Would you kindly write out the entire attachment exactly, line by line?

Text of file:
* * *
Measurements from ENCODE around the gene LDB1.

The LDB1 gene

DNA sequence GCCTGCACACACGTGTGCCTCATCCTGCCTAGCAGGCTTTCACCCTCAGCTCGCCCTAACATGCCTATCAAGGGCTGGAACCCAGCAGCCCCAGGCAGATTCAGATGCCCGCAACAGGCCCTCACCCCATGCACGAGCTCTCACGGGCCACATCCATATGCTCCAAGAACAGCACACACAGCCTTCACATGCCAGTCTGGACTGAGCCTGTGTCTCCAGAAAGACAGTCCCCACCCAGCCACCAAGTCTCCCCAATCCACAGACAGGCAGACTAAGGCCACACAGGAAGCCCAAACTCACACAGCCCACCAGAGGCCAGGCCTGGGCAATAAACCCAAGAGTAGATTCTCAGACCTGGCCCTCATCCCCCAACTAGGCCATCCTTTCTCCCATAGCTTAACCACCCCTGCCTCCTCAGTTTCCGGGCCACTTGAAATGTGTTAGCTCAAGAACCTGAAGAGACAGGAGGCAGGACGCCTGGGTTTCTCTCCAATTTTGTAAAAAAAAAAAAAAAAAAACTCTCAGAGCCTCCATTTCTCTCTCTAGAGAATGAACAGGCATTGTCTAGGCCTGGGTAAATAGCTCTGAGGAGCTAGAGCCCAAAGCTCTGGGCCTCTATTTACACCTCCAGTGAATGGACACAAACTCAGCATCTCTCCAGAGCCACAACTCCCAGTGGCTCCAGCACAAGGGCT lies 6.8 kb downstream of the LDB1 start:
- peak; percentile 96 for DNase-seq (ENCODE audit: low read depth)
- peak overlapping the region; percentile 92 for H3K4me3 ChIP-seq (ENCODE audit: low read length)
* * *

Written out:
Measurements from ENCODE around the gene LDB1.

The LDB1 gene

DNA sequence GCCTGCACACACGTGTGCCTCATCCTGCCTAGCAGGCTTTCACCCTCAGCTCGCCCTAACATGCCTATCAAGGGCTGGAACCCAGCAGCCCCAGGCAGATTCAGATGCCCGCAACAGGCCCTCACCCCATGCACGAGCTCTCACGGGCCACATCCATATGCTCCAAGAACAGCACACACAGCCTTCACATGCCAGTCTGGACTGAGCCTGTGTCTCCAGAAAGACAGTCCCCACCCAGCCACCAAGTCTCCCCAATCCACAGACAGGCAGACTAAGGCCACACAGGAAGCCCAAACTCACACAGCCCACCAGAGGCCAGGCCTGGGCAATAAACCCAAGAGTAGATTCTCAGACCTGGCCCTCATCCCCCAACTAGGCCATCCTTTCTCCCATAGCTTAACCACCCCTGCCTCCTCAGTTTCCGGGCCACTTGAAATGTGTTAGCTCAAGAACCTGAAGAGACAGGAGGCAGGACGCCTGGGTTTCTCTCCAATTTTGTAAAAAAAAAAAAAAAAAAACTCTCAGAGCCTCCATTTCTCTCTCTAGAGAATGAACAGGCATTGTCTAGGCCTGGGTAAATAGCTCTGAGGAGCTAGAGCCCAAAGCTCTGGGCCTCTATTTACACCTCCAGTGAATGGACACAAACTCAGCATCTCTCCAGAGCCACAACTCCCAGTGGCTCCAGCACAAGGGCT lies 6.8 kb downstream of the LDB1 start:
- peak; percentile 96 for DNase-seq (ENCODE audit: low read depth)
- peak overlapping the region; percentile 92 for H3K4me3 ChIP-seq (ENCODE audit: low read length)